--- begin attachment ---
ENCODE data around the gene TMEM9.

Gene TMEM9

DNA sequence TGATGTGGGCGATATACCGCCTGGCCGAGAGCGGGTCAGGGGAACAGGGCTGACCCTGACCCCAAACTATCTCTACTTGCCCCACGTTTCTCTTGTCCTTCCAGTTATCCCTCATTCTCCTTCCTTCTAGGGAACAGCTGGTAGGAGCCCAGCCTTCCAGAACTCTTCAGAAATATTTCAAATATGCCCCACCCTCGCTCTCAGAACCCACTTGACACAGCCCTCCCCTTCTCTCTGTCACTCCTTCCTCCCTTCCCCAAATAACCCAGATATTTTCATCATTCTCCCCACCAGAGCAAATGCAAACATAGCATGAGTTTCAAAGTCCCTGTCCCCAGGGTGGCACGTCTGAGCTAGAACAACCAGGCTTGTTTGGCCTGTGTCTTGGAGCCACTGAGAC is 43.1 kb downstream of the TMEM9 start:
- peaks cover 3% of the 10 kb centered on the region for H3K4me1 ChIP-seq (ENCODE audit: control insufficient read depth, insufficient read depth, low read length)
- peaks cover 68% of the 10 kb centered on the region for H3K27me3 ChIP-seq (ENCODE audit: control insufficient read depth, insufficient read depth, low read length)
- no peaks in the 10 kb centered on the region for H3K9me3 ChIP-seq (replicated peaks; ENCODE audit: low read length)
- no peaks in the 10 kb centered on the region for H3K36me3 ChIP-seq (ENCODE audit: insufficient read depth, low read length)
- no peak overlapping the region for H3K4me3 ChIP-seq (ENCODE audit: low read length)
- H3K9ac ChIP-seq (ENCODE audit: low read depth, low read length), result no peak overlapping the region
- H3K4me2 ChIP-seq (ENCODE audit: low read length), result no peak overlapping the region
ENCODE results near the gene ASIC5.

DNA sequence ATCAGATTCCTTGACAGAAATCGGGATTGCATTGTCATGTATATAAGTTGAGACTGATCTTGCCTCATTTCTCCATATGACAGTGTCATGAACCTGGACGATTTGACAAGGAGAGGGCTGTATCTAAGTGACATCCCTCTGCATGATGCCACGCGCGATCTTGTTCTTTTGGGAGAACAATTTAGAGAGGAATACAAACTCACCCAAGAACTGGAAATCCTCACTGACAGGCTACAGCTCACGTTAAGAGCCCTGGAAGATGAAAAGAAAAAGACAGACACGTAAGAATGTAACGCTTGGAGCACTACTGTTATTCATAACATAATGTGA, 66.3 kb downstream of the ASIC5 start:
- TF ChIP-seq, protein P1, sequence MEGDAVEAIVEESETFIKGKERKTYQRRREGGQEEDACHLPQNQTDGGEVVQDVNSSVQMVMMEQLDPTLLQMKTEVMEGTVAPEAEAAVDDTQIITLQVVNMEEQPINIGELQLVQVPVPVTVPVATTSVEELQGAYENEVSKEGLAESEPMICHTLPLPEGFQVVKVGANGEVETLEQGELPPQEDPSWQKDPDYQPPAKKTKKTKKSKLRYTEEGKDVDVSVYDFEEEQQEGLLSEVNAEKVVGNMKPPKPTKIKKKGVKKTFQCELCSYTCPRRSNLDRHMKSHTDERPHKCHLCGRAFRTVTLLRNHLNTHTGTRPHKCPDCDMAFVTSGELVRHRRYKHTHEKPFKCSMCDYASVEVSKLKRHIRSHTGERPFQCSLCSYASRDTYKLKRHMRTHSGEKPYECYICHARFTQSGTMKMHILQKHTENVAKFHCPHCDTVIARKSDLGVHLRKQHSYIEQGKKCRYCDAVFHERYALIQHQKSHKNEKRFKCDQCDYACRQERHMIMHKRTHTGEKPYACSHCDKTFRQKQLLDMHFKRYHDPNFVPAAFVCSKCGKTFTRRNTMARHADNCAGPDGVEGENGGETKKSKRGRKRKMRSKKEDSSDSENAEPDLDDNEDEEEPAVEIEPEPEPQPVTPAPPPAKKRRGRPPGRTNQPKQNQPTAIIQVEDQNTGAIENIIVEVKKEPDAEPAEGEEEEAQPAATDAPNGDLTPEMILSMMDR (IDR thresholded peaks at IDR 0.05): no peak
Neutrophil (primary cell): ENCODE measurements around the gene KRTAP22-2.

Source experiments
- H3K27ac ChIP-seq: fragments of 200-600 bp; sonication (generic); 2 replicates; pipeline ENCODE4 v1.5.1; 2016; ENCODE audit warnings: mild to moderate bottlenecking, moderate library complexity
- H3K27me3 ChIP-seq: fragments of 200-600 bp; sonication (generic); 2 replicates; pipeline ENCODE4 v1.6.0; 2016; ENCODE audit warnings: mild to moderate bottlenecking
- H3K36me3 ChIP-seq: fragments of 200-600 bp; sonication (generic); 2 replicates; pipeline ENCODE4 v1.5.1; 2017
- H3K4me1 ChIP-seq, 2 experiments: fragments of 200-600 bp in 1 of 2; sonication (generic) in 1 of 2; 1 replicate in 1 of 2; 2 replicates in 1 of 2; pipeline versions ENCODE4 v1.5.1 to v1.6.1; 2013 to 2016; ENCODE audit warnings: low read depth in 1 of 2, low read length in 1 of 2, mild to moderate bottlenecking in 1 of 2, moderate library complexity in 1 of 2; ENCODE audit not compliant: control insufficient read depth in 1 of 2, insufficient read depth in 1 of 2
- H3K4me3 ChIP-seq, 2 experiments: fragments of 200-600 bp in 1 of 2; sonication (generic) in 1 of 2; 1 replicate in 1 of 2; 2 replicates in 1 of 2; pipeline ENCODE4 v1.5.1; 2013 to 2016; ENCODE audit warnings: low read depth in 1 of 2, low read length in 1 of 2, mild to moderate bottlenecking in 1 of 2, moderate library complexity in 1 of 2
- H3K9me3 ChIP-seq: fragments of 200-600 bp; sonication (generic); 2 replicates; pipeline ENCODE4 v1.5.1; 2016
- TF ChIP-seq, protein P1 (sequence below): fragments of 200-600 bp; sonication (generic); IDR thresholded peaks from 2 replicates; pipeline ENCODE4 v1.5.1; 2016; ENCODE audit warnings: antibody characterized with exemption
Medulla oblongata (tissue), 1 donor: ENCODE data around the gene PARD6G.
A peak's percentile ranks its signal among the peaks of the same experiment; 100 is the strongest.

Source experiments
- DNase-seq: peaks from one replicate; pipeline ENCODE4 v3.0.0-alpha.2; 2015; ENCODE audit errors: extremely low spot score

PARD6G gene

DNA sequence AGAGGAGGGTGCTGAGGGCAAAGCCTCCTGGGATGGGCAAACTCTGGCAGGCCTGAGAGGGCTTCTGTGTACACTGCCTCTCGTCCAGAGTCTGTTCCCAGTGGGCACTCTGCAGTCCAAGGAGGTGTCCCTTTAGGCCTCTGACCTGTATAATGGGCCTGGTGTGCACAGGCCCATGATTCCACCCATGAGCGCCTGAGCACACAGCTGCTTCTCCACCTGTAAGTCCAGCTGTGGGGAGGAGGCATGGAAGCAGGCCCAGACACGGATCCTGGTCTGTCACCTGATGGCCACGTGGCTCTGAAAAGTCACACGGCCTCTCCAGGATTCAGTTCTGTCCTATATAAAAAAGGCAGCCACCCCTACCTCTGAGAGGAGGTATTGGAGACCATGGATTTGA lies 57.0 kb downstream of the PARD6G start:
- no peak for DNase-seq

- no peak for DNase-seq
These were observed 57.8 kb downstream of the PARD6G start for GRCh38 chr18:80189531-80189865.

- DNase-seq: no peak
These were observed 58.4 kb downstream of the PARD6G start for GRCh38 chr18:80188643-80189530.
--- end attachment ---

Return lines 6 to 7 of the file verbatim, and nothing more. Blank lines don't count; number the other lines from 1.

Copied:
- no peaks in the 10 kb centered on the region for H3K9me3 ChIP-seq (replicated peaks; ENCODE audit: low read length)
- no peaks in the 10 kb centered on the region for H3K36me3 ChIP-seq (ENCODE audit: insufficient read depth, low read length)